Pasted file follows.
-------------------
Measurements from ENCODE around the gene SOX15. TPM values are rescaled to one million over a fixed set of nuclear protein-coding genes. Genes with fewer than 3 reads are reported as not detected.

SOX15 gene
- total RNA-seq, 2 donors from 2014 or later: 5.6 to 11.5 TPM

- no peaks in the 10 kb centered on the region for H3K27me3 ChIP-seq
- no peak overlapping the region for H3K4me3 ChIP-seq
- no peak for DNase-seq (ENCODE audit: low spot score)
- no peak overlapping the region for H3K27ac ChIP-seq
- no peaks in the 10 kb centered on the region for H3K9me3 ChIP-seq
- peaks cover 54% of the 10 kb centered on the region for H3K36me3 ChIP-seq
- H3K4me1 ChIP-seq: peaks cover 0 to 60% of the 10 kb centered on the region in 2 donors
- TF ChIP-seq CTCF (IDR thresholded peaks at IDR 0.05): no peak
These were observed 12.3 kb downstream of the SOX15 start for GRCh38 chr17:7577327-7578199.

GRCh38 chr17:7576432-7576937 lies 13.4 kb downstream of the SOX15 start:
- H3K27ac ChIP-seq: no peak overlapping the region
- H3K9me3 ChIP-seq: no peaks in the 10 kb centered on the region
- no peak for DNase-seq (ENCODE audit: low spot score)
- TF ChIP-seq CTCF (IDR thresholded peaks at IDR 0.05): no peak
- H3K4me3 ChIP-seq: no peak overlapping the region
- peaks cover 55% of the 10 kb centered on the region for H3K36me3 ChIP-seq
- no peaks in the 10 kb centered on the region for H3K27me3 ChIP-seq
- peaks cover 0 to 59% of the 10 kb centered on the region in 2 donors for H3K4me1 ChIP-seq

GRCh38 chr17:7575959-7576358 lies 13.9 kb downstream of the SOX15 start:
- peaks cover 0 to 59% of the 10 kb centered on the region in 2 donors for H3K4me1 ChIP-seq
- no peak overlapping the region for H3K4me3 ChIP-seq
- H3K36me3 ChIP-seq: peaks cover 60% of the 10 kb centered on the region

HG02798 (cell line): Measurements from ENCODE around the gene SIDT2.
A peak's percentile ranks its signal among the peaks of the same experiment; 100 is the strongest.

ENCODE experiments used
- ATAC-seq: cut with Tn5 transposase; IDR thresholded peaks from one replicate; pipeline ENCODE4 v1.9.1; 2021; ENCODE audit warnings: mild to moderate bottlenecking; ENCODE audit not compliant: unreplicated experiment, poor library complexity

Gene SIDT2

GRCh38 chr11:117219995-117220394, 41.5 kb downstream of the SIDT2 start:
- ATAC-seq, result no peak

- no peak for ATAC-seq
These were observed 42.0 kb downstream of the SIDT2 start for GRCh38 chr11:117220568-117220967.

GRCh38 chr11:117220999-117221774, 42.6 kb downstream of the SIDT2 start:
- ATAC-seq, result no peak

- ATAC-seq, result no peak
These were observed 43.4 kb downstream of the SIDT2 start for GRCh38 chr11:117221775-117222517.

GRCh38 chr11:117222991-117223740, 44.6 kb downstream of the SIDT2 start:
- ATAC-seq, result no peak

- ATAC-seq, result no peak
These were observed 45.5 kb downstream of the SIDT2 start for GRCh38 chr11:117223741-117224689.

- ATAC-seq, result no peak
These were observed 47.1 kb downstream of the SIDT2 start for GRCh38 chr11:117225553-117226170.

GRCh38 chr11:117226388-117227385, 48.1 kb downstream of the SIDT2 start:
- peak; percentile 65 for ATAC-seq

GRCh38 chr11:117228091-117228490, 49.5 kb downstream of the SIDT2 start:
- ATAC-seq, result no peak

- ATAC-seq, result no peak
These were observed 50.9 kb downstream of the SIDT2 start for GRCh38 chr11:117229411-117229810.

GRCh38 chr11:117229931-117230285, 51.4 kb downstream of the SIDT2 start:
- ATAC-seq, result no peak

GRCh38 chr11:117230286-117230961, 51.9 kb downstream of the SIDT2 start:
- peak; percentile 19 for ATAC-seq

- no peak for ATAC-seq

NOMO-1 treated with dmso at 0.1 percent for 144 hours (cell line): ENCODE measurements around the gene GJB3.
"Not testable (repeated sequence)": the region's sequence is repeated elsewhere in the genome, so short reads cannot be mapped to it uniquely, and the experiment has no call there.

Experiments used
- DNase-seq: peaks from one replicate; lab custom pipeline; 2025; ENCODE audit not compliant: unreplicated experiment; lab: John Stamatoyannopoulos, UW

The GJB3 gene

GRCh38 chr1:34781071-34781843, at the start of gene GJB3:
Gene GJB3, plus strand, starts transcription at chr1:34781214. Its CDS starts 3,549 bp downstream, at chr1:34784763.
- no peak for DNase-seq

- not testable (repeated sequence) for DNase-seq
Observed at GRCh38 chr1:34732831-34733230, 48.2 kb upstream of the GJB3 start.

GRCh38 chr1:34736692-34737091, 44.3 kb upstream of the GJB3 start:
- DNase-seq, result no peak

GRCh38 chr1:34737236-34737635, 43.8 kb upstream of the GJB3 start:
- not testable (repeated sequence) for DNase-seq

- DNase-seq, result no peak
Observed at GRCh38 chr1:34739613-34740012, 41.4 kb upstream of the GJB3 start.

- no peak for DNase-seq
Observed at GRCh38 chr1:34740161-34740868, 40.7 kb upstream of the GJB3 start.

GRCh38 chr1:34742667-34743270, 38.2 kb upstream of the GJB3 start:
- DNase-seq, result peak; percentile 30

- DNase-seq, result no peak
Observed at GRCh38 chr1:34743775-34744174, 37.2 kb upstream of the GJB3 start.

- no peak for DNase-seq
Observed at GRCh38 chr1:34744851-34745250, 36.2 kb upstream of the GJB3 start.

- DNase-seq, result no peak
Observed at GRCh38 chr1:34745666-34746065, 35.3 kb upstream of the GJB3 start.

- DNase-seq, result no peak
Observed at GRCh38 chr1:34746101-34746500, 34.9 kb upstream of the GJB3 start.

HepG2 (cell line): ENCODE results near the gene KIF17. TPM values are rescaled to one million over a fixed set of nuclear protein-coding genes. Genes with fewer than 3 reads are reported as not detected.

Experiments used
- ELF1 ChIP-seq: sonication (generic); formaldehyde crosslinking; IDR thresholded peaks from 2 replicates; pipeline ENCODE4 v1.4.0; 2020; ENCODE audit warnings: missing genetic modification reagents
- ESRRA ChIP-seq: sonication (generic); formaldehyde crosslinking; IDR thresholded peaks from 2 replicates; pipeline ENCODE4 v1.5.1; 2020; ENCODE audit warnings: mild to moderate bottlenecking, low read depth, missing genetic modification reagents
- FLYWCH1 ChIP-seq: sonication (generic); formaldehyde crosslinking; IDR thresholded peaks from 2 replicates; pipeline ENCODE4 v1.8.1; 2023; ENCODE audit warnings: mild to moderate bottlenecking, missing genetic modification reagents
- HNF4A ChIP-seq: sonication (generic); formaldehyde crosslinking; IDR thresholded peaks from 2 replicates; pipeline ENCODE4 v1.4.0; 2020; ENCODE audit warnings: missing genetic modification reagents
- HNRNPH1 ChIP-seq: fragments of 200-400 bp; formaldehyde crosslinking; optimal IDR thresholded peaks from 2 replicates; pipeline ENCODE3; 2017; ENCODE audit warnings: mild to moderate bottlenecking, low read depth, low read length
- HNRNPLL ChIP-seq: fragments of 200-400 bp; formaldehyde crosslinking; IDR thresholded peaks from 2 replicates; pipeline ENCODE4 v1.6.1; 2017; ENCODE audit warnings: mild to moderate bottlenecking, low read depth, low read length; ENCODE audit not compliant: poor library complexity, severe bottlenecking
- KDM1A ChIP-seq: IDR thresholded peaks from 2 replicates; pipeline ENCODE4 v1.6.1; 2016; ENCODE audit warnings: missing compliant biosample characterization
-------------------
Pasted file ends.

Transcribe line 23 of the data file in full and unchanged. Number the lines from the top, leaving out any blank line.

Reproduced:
- peaks cover 0 to 59% of the 10 kb centered on the region in 2 donors for H3K4me1 ChIP-seq